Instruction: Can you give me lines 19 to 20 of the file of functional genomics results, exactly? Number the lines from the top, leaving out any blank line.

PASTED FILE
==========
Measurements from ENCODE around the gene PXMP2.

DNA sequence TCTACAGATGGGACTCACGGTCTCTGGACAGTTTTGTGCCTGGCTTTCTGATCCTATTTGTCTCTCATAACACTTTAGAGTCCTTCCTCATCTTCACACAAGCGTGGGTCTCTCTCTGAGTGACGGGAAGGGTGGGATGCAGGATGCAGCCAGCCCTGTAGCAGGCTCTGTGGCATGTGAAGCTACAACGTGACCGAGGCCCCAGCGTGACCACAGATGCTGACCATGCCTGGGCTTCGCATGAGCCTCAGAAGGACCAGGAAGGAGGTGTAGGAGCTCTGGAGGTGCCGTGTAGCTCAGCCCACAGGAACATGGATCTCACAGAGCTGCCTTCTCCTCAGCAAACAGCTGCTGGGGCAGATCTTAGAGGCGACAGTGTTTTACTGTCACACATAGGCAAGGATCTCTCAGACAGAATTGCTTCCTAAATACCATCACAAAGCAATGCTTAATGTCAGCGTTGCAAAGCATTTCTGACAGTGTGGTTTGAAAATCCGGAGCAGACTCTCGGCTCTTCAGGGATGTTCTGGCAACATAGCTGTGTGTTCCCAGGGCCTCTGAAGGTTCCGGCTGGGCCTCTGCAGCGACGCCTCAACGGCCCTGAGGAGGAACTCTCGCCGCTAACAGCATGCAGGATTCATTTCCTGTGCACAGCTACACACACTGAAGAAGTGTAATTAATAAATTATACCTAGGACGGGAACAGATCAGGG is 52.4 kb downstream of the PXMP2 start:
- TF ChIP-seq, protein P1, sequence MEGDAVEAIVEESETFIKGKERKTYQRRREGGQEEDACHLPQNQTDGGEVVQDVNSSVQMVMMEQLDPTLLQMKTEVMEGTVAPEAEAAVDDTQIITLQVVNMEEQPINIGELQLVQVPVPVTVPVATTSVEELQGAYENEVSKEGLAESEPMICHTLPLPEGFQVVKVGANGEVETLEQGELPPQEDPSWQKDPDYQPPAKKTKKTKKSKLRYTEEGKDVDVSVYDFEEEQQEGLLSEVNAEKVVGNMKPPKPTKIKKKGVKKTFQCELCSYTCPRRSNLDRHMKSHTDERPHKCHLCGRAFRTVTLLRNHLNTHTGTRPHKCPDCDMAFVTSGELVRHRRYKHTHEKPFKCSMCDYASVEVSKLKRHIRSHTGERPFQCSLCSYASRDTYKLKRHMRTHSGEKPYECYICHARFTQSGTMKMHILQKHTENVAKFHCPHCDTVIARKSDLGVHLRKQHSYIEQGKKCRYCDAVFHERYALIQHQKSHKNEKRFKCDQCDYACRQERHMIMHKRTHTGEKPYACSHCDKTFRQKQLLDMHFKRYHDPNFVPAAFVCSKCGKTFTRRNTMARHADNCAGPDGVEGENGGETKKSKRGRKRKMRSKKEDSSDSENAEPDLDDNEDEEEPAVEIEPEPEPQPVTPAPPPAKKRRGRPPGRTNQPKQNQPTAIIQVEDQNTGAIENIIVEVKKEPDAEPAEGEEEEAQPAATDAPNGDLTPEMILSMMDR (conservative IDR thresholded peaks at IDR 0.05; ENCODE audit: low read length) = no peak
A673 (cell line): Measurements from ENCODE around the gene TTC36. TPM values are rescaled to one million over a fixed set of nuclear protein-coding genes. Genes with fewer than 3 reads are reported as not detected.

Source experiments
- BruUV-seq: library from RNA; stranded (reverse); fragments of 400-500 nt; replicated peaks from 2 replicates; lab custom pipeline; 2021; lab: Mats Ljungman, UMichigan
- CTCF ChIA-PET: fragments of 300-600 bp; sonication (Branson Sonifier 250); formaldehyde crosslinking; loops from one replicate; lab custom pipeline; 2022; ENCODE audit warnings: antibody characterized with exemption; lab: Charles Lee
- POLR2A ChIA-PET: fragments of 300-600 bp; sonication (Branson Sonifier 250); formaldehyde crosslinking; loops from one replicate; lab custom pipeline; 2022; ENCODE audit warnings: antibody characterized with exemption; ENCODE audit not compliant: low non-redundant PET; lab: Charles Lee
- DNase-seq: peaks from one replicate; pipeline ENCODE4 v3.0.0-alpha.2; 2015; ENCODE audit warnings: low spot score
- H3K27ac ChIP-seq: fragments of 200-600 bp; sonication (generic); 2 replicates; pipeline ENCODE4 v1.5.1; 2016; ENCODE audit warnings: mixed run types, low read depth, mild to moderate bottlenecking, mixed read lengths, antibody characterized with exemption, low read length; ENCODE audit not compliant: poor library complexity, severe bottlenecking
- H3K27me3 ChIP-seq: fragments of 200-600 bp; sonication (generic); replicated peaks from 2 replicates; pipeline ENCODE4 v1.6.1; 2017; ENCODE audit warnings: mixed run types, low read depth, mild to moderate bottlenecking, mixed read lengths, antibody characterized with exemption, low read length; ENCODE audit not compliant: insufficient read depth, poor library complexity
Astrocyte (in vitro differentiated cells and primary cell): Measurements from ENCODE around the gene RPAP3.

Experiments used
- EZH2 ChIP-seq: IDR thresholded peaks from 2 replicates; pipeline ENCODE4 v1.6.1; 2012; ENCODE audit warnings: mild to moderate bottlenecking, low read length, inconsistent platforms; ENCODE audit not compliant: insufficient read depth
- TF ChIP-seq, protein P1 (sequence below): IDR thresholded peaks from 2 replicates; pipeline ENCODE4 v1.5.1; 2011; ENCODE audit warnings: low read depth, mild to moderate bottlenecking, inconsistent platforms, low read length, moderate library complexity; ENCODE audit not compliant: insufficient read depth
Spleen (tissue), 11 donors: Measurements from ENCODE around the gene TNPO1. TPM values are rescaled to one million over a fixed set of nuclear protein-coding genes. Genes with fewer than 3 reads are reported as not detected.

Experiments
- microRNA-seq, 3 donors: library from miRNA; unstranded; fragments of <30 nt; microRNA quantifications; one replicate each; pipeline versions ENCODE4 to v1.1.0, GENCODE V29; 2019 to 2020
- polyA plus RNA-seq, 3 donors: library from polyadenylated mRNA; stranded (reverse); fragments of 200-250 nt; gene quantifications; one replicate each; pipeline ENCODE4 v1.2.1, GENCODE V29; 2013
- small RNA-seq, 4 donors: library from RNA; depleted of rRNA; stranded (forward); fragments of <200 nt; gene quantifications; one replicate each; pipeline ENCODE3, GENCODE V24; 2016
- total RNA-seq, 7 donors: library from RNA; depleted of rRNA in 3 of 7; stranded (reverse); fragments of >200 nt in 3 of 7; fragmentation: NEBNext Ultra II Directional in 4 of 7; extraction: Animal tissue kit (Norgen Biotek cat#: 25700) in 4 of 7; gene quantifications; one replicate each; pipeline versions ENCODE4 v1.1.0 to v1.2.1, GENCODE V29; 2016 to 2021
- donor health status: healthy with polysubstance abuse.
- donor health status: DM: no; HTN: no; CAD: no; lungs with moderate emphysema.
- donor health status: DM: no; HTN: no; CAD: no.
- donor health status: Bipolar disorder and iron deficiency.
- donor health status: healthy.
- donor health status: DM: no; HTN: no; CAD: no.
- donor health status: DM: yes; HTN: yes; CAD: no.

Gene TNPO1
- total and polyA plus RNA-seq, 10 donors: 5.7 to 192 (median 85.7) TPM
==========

- polyA plus RNA-seq, 3 donors: library from polyadenylated mRNA; stranded (reverse); fragments of 200-250 nt; gene quantifications; one replicate each; pipeline ENCODE4 v1.2.1, GENCODE V29; 2013
- small RNA-seq, 4 donors: library from RNA; depleted of rRNA; stranded (forward); fragments of <200 nt; gene quantifications; one replicate each; pipeline ENCODE3, GENCODE V24; 2016